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Long Island Ransomware Attack: New York School Pays $100,000

A Long Island, New York, school district has paid hackers nearly $100,000 to recover data from a Ryuk ransomware attack, according to Newsday, a major newspaper that serves the region.

According to the Newsday report:

  • The Rockville Centre school district paid almost $100,000 to restore its data after being hacked with a ransomware virus that encrypted files on the school district’s server.
  • The school’s insurance policy covered the payment. School officials worked with the insurance carrier to help arrange payment to the hackers. The school has received decryption instructions but the data recovery process is ongoing.
  • The same ransomware hit a neighboring school district in Mineola, New York. But that district didn’t pay the ransom and instead restored data from backups. This virus is designed to encrypt the backup as well, the Mineola school district reported. Fortunately, the district had taken the backup offline over the summer to do some work and officials had a full backup to rebuild the network, the report says.
  • The New York State Education Department sent a notice to all districts July 31 about a cybersecurity threat reported in four districts: Syracuse, Watertown, Lansing and Rockville Centre. The attack crippled the Syracuse city school district’s computer system in July, according to news reports.
  • As a precaution, The New York State Education Department on July 29 requested that its regional information centers and Big 5 school systems — Buffalo, Rochester, Syracuse, Yonkers and New York City — take the state’s data warehouse offline to scan for malware and vulnerabilities.

The Newsday report did not mention whether Rockville Centre had data backups, nor did the report mention whether the school district employs MSSPs (managed security service providers) to safeguard digital assets.

Ryuk Ransomware Also Attacks CSPs, MSPs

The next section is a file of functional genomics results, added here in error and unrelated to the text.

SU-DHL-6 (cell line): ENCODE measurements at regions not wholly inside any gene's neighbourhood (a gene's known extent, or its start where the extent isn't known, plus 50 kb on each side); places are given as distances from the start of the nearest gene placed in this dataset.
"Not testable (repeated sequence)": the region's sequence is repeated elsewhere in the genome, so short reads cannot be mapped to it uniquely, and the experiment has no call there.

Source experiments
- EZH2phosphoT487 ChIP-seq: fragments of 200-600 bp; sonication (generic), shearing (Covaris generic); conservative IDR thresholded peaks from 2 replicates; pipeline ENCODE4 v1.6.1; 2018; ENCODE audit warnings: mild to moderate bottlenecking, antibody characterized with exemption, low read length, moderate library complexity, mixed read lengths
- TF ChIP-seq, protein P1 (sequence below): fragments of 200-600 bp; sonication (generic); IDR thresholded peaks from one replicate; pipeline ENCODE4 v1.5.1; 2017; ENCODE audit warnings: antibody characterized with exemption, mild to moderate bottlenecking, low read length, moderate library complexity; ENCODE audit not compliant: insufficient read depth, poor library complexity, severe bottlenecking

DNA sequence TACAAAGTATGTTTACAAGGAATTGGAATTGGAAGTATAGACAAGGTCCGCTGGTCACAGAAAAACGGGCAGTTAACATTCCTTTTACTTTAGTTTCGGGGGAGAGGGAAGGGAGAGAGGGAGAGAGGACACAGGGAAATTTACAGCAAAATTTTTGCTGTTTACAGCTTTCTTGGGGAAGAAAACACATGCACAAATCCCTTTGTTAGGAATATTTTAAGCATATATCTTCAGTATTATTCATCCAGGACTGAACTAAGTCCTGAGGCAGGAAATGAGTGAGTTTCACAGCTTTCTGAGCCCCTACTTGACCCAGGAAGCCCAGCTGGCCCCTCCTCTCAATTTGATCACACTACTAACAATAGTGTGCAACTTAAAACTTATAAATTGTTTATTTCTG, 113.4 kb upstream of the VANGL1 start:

Ryuk Ransomware attacks aren’t limited to schools. The malware has also hit multiple service providers in recent months. Victims include:

The FBI and U.S. Department of Homeland Security have repeatedly warned MSPs and their technology platform providers about such attacks.

Amid those challenges, the MSP industry could soon face a “crisis of credibility” if the market doesn’t take major steps to more effectively mitigate ransomware threats, cyberattacks and associated fallout, ChannelE2E and MSSP Alert believe.

In response, MSP software providers and their channel partners are increasingly activating two-factor authentication as a means to stop hackers from entering systems.

Ransomware Continues to Hit Cities, Towns and Government Agencies

Meanwhile, ransomware attacks continue to plague federal, state and local government agencies across the United States.

The fallout so far: Ransomware attacks have hit at least 170 county, city, or state government systems in the United States from 2013 through July 2019. Moreover, 22 of those attacks occurred in the first half of 2019, according to The U.S. Conference of Mayors.

Those mayors have vowed to stop paying ransomware demands from hackers, but those same mayors will need to boost their cybersecurity and business continuity stances in order to ensure they can maintain such a vow.

The most recent attacks have hit these U.S. cities — along with at least 22 local governments in Texas.

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